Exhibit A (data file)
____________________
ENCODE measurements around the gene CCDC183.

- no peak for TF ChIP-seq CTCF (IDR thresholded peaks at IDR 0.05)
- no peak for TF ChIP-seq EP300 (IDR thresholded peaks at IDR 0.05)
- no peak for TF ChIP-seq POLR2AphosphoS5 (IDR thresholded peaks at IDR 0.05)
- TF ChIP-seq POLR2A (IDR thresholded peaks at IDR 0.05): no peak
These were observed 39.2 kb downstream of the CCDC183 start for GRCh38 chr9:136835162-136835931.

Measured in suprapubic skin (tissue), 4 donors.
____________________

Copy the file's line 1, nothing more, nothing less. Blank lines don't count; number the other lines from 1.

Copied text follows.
ENCODE measurements around the gene CCDC183.